Parties fail on donation reform

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The Age: Parties fail on donation reform November 19, 2014 Royce Millar Investigative reporter

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Former Liberal Party leader Dr John Hewson says it is time Victoria caught up with NSW on transparency in political donations. Photo: Alex Ellinghausen

Companies contracted to build the Napthine government’s contentious East West toll road are among the many political donors hidden from the view of Victorians as they prepare to vote in next week’s election.

Financiers Capella Capital and Spanish-based energy and infrastructure firm Acciona are key members of the Lend Lease-led East West consortium. Both companies have contributed to Liberal and Labor coffers through attendance at fund-raisers and/or membership of the parties’ fund-raising bodies since the 2010 poll.

Such contributions – amounting to tens of thousands of dollars – are among the millions of dollars given to political parties each year in Victoria which do not appear on public records. Nor is such campaign funding likely to become more transparent soon, with both the Coalition and Labor silent on donation reform, and both refusing a request from The Age to reveal donors, before next week’s poll.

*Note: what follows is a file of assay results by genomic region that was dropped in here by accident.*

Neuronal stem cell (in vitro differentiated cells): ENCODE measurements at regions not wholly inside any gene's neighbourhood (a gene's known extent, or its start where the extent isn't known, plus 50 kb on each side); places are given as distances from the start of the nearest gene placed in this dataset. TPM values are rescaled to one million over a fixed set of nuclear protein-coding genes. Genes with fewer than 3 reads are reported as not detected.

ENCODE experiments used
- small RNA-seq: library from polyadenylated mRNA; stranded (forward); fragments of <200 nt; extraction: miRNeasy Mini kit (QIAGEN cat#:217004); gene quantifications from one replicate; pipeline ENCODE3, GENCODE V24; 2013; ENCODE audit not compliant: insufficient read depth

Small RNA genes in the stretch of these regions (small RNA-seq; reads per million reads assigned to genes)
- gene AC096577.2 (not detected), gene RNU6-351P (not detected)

Mounting public anger over the lack of transparency has led to strident calls for change, including from former federal Liberal leader John Hewson.

The NSW-based Hewson described the oft-cited claim that Victoria has a cleaner political culture than other states – and therefore not in need of the tough donations laws – as “bullshit”.

“The system in Victoria is corruptible just like elsewhere,” said Hewson. “Indeed, as the formal rules in Victoria, in relation to both donations and lobbying, are generally lagging well behind the other states, the scope and risks are that much greater.”

Mr Hewson said it was time Victoria caught up with NSW on donations. “Both major parties are increasingly on the nose. The issue of money, lobbyists, and possible corruption is important in that. We have to clean up this area of donations and lobbying to help resurrect trust in government, and raise the standing of politicians.”

Unlike NSW and Queensland, Victoria does not regulate political donations and disclosure. Federal laws require only that any single donation over $12,400 be declared to the Australian Electoral Commission.

Political parties coach contributors on how to avoid disclosure. And the scant donor information disclosed is not published until seven months after the end of the financial year in which the payments were made.

In the absence of laws in Victoria,The Age asked all four major parties – the Liberals, Nationals, ALP and Greens – to open their books and allow voters to see who is funding their current campaigns. Only the Greens agreed to do so. Only the Greens have promised reform in this area.

The vast bulk of donations to the Greens are from individuals.

Some companies – especially larger infrastructure firms – are more transparent than the parties they donate to. Both Capella and Acciona confirmed they had contributed in the past to the major parties.